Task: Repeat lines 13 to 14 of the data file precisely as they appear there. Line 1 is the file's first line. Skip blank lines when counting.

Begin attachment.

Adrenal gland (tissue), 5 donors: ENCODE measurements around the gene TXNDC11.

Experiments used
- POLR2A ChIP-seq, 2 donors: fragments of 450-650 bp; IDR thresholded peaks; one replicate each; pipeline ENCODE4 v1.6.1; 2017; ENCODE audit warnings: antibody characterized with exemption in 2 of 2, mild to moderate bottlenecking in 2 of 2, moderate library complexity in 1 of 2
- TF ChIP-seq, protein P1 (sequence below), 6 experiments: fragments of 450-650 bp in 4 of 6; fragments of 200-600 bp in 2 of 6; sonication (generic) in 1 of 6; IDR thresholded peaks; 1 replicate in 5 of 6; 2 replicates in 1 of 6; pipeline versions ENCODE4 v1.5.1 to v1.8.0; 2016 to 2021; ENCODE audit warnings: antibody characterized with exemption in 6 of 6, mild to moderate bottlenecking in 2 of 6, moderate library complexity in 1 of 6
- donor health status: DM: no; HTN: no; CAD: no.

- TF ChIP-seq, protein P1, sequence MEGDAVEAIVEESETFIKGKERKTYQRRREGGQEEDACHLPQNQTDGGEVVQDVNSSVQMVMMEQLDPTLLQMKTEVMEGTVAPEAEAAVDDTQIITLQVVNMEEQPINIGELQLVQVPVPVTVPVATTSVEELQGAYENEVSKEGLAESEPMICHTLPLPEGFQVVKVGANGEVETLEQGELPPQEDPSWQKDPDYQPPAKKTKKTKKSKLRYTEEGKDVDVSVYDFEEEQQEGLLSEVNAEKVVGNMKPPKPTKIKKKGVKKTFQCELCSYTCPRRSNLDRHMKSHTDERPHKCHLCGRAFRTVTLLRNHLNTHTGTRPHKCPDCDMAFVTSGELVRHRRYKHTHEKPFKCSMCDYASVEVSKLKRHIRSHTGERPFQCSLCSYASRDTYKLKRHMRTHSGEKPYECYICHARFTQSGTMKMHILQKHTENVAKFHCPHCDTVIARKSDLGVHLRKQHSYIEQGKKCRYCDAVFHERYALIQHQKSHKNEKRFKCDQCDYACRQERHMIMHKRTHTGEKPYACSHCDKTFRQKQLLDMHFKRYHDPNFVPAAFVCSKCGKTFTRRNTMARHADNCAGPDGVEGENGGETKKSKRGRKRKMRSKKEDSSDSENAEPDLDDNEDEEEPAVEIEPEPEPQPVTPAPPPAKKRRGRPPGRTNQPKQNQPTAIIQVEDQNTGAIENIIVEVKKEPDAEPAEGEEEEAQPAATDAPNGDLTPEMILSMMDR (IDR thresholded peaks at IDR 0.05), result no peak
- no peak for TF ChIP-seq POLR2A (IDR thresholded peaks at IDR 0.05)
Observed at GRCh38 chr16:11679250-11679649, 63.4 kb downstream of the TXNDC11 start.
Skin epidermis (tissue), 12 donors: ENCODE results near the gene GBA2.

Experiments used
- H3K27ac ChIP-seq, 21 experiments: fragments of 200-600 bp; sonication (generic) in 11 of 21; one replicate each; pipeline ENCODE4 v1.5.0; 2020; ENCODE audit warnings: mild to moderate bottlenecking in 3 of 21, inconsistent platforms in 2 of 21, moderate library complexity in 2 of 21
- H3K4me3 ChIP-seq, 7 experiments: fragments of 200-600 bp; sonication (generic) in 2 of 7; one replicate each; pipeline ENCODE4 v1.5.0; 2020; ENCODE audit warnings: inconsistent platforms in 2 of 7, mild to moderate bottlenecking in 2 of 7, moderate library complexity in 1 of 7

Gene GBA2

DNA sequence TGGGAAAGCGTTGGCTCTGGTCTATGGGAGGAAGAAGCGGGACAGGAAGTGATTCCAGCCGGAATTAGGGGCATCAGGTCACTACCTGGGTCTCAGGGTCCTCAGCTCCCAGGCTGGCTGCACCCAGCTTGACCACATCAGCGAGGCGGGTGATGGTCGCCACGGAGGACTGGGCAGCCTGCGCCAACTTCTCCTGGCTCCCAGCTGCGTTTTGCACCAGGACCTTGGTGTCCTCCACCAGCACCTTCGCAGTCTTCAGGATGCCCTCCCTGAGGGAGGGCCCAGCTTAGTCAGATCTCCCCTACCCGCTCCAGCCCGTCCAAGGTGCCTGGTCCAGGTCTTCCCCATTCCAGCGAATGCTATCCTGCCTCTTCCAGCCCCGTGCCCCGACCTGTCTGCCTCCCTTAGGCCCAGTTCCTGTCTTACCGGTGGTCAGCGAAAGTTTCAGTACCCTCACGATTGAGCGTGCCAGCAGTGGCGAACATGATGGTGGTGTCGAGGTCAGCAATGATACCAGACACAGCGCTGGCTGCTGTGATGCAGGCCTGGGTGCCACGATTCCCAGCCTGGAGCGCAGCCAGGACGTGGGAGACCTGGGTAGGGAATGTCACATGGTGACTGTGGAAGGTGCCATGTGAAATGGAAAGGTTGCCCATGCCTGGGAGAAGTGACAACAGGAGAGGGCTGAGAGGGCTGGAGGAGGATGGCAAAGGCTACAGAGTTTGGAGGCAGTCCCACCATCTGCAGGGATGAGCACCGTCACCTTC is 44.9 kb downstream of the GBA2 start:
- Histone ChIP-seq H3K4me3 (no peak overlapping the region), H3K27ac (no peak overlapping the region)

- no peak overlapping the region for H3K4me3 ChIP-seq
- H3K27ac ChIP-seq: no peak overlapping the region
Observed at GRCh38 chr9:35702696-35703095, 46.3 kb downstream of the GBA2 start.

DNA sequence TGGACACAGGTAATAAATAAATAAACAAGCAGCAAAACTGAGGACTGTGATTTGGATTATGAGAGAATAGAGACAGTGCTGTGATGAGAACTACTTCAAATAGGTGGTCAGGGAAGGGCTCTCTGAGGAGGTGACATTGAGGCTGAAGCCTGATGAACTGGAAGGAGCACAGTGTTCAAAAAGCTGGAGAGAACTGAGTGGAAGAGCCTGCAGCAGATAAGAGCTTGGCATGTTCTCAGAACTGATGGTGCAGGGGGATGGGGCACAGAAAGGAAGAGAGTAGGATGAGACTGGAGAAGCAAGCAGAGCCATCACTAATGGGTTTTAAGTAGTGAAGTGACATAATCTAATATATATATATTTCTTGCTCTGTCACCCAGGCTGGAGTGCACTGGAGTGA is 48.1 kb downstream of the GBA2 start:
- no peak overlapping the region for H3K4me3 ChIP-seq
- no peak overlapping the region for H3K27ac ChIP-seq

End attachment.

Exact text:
Gene GBA2

DNA sequence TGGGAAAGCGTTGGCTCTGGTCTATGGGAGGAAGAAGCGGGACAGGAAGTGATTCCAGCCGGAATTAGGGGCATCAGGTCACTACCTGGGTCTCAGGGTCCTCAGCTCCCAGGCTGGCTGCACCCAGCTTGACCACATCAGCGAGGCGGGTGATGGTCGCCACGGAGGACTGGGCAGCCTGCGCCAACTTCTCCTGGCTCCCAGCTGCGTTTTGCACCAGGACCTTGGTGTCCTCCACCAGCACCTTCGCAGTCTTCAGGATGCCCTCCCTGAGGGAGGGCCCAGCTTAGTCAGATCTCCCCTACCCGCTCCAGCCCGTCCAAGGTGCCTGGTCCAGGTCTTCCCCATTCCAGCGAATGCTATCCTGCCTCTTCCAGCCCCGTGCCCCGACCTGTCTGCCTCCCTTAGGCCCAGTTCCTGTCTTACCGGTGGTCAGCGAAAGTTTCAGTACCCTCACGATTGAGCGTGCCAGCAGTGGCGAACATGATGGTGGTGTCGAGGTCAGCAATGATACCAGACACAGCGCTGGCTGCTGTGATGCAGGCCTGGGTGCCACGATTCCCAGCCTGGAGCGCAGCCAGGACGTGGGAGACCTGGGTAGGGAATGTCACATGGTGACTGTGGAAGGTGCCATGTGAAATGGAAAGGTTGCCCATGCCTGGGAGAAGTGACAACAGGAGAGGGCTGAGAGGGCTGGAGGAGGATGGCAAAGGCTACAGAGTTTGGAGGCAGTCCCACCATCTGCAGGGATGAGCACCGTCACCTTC is 44.9 kb downstream of the GBA2 start: